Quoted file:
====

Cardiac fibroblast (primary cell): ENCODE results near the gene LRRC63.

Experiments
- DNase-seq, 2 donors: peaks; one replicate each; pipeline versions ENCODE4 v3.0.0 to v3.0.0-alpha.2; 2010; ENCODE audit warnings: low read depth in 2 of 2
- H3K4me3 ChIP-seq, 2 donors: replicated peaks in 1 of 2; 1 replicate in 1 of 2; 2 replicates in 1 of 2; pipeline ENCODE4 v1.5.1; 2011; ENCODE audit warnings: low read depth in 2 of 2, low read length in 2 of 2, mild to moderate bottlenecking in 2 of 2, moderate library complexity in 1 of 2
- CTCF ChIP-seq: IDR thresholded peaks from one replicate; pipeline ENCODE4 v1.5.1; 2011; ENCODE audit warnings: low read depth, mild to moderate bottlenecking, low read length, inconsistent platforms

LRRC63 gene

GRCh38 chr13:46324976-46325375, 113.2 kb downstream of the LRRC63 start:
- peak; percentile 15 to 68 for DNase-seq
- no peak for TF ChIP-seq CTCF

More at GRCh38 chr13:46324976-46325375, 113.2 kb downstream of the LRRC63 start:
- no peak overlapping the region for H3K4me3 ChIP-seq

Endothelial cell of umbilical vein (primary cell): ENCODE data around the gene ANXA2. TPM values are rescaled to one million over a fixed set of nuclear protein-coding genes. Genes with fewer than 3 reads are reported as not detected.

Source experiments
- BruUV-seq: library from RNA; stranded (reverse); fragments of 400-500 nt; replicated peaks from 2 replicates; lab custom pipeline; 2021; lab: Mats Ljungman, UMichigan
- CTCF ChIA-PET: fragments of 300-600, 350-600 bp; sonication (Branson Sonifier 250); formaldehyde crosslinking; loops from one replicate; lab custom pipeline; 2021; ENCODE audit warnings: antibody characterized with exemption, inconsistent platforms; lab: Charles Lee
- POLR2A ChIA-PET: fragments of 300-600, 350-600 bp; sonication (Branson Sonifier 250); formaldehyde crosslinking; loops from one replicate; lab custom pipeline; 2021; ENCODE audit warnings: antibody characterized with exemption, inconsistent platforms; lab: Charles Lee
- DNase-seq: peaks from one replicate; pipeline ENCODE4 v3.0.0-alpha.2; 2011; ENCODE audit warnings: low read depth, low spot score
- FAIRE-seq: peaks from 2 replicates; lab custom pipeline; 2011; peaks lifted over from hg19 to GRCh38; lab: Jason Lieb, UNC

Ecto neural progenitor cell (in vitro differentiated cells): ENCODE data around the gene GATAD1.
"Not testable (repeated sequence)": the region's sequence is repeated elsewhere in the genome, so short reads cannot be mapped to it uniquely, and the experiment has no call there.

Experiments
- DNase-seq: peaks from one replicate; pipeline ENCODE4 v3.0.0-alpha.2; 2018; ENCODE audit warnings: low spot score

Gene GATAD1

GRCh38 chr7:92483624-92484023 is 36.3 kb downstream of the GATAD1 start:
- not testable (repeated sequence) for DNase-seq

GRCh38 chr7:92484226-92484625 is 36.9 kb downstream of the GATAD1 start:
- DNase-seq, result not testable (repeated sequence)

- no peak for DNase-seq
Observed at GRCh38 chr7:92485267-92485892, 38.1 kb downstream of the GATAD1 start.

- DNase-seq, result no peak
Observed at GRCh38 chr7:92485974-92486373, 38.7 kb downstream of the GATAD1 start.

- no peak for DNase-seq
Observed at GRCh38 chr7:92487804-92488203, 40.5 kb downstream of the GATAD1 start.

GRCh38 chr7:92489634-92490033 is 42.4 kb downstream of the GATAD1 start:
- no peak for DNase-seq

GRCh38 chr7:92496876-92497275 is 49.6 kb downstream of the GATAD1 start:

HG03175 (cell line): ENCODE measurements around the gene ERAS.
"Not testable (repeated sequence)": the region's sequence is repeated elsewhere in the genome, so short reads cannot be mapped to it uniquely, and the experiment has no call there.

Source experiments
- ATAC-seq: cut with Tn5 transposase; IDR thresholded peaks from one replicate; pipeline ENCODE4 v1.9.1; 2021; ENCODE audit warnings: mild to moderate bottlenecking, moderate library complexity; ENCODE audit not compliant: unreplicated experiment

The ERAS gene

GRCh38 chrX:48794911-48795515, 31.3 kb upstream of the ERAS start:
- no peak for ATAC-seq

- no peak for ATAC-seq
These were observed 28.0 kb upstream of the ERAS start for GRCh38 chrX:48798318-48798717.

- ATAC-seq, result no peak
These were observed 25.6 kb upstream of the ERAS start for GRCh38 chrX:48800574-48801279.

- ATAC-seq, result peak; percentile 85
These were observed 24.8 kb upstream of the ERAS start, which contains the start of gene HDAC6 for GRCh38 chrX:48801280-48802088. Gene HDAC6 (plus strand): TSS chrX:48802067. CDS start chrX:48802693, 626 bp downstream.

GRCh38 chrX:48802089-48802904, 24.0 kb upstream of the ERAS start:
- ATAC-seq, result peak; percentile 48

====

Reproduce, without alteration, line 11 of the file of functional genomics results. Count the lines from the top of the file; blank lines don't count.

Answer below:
- no peak overlapping the region for H3K4me3 ChIP-seq